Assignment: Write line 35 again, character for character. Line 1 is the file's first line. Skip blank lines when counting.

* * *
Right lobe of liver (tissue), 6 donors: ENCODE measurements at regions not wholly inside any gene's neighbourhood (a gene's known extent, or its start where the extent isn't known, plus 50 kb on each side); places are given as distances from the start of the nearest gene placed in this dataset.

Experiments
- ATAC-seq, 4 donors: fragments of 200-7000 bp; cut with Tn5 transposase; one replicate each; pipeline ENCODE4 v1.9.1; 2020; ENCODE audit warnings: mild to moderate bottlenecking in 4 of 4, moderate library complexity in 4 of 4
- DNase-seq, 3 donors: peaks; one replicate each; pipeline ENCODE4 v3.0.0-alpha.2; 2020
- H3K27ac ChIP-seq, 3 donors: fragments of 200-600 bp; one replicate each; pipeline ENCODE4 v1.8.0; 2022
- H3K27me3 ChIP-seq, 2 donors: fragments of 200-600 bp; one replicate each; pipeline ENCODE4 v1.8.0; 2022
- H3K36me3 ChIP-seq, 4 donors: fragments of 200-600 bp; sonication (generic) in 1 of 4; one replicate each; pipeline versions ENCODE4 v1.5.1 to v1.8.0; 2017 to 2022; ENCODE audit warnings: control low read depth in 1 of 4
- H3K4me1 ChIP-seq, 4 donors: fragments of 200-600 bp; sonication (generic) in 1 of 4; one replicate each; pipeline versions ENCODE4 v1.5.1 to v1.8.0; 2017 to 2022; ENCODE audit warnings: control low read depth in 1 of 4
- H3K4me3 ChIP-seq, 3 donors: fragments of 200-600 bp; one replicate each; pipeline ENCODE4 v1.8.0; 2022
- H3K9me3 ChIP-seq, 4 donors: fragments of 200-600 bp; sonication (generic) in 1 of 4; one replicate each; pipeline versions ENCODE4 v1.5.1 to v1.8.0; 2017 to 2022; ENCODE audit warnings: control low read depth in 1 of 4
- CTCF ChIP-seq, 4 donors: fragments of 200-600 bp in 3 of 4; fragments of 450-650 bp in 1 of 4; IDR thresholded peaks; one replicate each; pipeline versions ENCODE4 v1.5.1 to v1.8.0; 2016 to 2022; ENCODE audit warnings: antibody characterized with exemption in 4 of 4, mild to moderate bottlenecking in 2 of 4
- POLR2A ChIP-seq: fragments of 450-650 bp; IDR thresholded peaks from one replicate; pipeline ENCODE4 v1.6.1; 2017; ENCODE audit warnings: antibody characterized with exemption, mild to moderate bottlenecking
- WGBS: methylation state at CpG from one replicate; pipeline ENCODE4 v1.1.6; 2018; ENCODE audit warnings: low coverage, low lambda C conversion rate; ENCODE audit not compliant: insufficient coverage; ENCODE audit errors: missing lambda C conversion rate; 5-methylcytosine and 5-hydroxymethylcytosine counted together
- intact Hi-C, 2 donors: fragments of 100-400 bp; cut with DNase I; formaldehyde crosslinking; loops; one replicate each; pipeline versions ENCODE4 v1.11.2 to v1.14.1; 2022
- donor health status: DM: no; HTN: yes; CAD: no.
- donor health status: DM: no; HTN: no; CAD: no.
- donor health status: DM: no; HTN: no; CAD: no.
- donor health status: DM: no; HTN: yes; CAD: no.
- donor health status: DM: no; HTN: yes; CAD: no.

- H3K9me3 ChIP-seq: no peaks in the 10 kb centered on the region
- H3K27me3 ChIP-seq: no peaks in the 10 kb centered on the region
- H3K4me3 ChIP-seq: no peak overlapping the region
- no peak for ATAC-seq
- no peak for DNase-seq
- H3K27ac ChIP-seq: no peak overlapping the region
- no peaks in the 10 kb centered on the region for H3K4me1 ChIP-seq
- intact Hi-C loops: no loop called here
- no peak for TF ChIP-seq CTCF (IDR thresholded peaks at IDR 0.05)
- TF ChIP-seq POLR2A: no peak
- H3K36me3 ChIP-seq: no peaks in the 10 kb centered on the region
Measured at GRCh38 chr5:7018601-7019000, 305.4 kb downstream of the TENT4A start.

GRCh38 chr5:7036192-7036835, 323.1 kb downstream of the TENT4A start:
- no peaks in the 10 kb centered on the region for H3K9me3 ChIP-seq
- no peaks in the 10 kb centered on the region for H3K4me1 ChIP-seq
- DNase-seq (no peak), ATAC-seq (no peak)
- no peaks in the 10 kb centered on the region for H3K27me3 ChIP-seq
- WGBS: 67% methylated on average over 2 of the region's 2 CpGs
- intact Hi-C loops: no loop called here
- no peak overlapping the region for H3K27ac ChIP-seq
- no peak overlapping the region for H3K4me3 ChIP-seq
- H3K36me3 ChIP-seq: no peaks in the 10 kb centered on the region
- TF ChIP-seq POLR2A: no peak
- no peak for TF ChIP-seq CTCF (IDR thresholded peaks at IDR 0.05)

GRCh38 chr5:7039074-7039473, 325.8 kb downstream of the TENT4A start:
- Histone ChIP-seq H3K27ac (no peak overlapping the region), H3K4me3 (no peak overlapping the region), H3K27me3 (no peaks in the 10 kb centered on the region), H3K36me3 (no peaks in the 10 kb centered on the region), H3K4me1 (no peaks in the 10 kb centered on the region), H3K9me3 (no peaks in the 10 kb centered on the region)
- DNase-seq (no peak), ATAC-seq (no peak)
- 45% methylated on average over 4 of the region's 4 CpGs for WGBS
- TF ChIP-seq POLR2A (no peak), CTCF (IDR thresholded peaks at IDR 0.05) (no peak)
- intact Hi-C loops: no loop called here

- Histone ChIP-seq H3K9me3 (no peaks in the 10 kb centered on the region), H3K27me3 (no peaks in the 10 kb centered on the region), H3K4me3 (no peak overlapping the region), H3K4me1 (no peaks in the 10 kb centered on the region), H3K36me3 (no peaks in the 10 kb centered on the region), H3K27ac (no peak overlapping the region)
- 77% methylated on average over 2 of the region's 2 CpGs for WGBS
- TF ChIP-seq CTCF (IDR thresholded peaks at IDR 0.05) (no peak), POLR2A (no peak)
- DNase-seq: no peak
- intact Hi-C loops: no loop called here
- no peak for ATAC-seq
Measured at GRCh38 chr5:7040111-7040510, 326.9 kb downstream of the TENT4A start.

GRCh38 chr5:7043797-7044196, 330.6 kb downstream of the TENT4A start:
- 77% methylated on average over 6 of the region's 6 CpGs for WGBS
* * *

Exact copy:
- DNase-seq (no peak), ATAC-seq (no peak)